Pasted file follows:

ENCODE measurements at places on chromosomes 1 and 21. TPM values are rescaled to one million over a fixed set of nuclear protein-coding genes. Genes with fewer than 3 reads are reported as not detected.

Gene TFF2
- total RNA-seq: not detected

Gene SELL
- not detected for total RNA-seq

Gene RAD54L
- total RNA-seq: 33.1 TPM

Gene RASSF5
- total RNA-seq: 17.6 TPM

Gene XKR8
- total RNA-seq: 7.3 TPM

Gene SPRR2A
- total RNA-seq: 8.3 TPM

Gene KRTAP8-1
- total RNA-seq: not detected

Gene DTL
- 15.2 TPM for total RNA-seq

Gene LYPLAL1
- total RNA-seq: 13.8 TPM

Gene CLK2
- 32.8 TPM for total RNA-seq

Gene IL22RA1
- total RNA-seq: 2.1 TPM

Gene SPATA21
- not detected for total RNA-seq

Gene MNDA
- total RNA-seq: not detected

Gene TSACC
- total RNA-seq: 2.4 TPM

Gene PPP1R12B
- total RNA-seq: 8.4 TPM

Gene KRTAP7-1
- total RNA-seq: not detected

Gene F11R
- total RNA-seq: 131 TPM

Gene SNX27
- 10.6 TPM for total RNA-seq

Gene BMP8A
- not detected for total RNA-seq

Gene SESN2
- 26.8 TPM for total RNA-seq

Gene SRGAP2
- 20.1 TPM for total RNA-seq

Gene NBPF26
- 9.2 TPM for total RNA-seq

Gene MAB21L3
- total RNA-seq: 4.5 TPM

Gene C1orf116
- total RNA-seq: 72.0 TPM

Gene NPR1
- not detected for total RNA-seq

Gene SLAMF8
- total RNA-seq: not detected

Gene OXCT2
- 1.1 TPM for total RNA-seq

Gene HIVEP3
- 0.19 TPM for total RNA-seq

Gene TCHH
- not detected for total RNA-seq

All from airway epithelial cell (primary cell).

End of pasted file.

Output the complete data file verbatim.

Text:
ENCODE measurements at places on chromosomes 1 and 21. TPM values are rescaled to one million over a fixed set of nuclear protein-coding genes. Genes with fewer than 3 reads are reported as not detected.

Gene TFF2
- total RNA-seq: not detected

Gene SELL
- not detected for total RNA-seq

Gene RAD54L
- total RNA-seq: 33.1 TPM

Gene RASSF5
- total RNA-seq: 17.6 TPM

Gene XKR8
- total RNA-seq: 7.3 TPM

Gene SPRR2A
- total RNA-seq: 8.3 TPM

Gene KRTAP8-1
- total RNA-seq: not detected

Gene DTL
- 15.2 TPM for total RNA-seq

Gene LYPLAL1
- total RNA-seq: 13.8 TPM

Gene CLK2
- 32.8 TPM for total RNA-seq

Gene IL22RA1
- total RNA-seq: 2.1 TPM

Gene SPATA21
- not detected for total RNA-seq

Gene MNDA
- total RNA-seq: not detected

Gene TSACC
- total RNA-seq: 2.4 TPM

Gene PPP1R12B
- total RNA-seq: 8.4 TPM

Gene KRTAP7-1
- total RNA-seq: not detected

Gene F11R
- total RNA-seq: 131 TPM

Gene SNX27
- 10.6 TPM for total RNA-seq

Gene BMP8A
- not detected for total RNA-seq

Gene SESN2
- 26.8 TPM for total RNA-seq

Gene SRGAP2
- 20.1 TPM for total RNA-seq

Gene NBPF26
- 9.2 TPM for total RNA-seq

Gene MAB21L3
- total RNA-seq: 4.5 TPM

Gene C1orf116
- total RNA-seq: 72.0 TPM

Gene NPR1
- not detected for total RNA-seq

Gene SLAMF8
- total RNA-seq: not detected

Gene OXCT2
- 1.1 TPM for total RNA-seq

Gene HIVEP3
- 0.19 TPM for total RNA-seq

Gene TCHH
- not detected for total RNA-seq

All from airway epithelial cell (primary cell).